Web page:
It’s hard to truly understand the ways in which most mainstream storytelling is not made for you until you find a story that feels like it is made for you. Red, White, and Royal Blue references Jane Austen, quotes Alexander Hamilton’s love letters to Eliza and John Laurens, and obviously thinks Doctor Who is cool. It is a millennially-minded West Wing meets Jane Austen meets the Hallmark Channel meets something much more diverse than anything that has ever aired on the Hallmark Channel.
Most of all,Red, White, and Royal Blue isincredibly hopeful and empathetic, which is a perspective I am actively trying to hold on to in a world that seems to always be finding new, terrible ways to try to steal it from me. Reading this queer romance political AU felt a bit like coming home: a safe, familiar, cozy place to rest my head for a while. Red, White, and Royal Blue doesn’t ignore some of the very scary realities of living in our world right now, but it hopes with everything it has nonetheless.
Sometimes, it can feel like we punish ourselves with the pop culture we make and consume, as if engaging with fun, hopeful, or kind storytelling is an irresponsible luxury we can’t afford rather than a practice that makes us better equipped for dealing with life’s complex, devastating, sustained challenges.
Yes, seeing the ways in which things are bad can be a helpful tool for both conversation and action, especially when grimdark storytelling has something important and specific to say, but it can also often make us feel like we are doing something when we are not—as if watching The Handmaid’s Tale is the same thing as taking place in direct actions against institutional misogyny or actively supporting and believing the women in your life. As if watching consuming the “right” media makes us more moral.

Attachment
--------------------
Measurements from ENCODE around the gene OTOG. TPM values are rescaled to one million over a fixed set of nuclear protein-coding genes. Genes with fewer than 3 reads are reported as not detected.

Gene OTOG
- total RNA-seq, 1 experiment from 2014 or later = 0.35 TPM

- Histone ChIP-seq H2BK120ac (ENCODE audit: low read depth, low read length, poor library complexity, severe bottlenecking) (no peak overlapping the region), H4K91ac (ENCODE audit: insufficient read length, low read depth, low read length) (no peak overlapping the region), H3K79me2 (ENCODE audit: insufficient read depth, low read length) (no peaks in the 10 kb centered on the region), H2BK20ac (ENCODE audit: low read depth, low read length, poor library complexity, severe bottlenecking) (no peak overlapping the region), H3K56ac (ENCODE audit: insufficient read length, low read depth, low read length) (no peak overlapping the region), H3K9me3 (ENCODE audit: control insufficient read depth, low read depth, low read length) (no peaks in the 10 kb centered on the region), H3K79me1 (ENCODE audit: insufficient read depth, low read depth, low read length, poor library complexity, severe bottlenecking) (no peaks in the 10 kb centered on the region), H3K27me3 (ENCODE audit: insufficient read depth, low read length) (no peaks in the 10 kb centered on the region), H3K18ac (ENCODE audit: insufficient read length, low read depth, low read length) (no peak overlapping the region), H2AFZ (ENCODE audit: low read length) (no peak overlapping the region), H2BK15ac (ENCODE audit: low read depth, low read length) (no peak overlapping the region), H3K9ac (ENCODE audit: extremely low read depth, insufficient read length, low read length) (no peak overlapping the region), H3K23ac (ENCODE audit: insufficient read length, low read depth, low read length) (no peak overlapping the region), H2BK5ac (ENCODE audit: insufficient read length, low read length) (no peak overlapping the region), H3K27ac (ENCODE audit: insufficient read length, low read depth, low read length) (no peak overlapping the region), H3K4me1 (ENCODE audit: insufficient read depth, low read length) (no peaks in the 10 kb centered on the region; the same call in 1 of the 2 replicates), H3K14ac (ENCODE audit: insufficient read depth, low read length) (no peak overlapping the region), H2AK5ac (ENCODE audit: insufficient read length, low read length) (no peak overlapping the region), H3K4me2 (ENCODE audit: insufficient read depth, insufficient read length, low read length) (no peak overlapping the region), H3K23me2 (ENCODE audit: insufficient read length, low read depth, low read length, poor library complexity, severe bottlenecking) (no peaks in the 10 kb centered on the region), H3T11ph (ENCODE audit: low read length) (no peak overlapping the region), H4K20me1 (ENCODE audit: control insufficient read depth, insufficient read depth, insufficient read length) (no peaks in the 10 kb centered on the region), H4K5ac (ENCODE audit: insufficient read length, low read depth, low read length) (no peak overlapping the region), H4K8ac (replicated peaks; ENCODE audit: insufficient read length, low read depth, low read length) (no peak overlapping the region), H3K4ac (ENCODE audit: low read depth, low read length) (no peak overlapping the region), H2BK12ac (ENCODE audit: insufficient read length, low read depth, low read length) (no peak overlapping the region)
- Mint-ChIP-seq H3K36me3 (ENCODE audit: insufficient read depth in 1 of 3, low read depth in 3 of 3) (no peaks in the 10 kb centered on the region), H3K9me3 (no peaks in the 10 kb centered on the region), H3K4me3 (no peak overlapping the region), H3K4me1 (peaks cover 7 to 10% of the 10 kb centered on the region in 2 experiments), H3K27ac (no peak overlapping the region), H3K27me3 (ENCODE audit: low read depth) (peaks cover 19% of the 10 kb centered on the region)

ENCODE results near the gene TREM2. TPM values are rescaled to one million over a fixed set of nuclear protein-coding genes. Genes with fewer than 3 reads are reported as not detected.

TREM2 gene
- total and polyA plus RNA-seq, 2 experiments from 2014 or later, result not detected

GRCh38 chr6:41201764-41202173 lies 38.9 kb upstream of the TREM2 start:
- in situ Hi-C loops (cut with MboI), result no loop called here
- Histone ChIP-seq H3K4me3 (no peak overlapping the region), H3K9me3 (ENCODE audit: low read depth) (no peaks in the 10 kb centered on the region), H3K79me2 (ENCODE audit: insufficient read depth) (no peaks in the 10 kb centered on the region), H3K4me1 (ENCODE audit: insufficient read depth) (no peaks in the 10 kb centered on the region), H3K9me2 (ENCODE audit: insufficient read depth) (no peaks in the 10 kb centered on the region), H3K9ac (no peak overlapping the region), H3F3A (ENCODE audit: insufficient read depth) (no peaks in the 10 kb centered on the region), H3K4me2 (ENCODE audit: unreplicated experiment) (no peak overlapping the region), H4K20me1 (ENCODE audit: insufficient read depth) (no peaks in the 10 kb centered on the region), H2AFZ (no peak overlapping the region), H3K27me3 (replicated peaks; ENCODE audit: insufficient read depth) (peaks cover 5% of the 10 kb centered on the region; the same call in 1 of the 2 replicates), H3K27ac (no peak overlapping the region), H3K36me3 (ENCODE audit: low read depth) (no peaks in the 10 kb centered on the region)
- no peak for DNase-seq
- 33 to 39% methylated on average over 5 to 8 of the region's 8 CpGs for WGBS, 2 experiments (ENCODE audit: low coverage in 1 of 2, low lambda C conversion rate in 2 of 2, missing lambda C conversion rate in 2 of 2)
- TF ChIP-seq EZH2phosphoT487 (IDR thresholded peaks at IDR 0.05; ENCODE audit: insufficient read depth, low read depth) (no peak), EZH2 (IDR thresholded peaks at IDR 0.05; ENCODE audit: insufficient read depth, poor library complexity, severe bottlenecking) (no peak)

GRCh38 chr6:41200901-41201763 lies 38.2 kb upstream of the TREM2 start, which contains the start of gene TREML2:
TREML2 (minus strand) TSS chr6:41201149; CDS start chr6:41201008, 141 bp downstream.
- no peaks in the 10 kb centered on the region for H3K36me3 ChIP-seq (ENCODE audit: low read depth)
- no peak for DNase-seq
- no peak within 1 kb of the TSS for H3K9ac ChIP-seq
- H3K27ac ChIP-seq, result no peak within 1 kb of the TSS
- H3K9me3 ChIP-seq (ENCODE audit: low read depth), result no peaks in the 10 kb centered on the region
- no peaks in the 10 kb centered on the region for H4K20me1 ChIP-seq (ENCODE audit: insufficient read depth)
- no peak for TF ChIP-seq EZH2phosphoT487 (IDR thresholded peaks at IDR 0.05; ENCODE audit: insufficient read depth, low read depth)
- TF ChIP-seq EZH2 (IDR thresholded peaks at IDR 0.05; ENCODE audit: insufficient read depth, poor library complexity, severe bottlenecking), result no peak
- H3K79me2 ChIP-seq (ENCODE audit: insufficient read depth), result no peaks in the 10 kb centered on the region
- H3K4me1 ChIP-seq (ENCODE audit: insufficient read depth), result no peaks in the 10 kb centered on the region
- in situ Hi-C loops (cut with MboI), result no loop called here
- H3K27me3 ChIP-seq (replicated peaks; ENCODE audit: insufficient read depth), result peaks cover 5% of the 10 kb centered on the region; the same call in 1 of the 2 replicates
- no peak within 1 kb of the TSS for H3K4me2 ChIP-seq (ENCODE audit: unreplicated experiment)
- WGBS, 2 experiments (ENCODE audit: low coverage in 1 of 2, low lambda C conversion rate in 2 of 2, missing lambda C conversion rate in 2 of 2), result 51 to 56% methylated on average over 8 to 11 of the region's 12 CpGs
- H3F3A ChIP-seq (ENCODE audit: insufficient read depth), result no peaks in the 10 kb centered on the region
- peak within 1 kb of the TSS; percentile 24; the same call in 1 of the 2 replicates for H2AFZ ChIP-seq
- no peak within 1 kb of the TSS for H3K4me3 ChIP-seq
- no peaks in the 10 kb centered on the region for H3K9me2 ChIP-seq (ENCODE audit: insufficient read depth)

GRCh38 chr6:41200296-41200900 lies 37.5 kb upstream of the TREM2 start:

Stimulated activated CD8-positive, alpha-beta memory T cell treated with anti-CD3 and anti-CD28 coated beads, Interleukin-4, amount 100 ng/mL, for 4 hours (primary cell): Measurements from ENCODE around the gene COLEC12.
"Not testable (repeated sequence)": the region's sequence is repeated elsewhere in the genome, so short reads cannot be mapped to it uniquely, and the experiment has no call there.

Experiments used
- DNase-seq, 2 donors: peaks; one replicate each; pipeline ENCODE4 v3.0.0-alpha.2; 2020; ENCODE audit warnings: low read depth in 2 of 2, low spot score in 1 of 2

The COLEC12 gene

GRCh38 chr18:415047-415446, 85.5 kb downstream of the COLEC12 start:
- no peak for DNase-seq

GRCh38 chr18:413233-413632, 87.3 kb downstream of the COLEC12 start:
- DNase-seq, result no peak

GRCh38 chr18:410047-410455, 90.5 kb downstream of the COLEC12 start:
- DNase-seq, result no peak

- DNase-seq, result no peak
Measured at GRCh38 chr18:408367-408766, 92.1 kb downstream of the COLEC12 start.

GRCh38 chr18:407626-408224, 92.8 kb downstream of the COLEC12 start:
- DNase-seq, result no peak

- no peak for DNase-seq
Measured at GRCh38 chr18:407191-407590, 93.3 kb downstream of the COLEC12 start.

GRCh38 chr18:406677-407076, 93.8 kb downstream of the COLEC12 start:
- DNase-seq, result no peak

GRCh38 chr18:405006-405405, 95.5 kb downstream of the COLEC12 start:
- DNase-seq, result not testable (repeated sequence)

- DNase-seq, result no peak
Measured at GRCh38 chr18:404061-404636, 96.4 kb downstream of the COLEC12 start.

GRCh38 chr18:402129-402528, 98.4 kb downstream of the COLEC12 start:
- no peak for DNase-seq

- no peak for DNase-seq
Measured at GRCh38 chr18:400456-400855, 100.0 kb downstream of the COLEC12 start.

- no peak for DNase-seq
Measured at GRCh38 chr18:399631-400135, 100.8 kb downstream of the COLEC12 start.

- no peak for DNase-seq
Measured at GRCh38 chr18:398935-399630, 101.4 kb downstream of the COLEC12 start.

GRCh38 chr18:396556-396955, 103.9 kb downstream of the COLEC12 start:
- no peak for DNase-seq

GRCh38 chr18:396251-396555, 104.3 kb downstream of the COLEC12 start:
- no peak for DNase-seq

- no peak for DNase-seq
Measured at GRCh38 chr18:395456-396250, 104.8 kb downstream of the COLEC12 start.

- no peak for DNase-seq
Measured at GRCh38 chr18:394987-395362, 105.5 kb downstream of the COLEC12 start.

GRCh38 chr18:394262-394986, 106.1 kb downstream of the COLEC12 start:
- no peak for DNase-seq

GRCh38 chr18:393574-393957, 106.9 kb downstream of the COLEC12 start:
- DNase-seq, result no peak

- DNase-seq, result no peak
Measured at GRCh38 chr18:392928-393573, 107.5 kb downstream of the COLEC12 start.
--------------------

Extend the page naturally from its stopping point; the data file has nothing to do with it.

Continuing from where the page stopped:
I don’t need fictional reminders of the ways in which our society is failing; it’s all too clear in the world around me. What I do need from stories is hope that there are futures that look different from the grimmest parts of our present extrapolated out into various flavors of apocalypse. I need stories that hope engaging with real-world problems can make a difference, and call that hope something other than naive.
I need stories that fill me up with something other than anger, fear, and desperation, that offer possible solutions or at least sources of comfort in the face of solution-less problems rather than simply pointing out the harsh realities and stopping there, as if there is more skill involved in screaming your pain into the darkness than there is in finding love, healing, and empathy in spite of that pain.
“What I hoped to do, and what I hope I have done with this book by the time you’ve finished it, my dear reader, [is] to be the spark of joy and hope you needed,” McQuiston writes in her author’s note. Mission so very much accomplished, Casey McQuiston.